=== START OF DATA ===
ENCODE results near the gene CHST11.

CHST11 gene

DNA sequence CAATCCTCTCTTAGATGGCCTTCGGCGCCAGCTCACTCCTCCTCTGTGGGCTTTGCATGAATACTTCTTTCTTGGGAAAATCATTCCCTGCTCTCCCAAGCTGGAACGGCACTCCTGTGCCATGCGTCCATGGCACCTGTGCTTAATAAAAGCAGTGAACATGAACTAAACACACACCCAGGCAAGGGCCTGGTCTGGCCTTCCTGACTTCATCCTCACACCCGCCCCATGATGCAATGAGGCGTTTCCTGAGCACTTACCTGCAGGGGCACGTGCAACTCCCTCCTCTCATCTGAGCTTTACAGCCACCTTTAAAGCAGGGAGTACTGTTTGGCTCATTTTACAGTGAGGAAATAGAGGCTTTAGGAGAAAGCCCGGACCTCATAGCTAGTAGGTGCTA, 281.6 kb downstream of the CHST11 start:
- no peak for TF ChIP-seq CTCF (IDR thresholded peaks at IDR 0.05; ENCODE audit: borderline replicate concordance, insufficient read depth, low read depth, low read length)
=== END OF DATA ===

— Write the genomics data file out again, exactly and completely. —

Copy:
ENCODE results near the gene CHST11.

CHST11 gene

DNA sequence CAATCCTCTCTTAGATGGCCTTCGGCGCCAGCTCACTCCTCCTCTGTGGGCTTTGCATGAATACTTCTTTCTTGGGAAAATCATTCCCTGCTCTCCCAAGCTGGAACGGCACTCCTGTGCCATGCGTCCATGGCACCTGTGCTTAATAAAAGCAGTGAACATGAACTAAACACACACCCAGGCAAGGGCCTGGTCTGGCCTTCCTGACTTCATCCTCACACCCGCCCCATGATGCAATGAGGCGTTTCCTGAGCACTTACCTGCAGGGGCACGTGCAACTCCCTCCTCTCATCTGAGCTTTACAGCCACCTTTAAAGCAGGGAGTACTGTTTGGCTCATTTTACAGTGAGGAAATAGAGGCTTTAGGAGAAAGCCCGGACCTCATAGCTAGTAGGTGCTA, 281.6 kb downstream of the CHST11 start:
- no peak for TF ChIP-seq CTCF (IDR thresholded peaks at IDR 0.05; ENCODE audit: borderline replicate concordance, insufficient read depth, low read depth, low read length)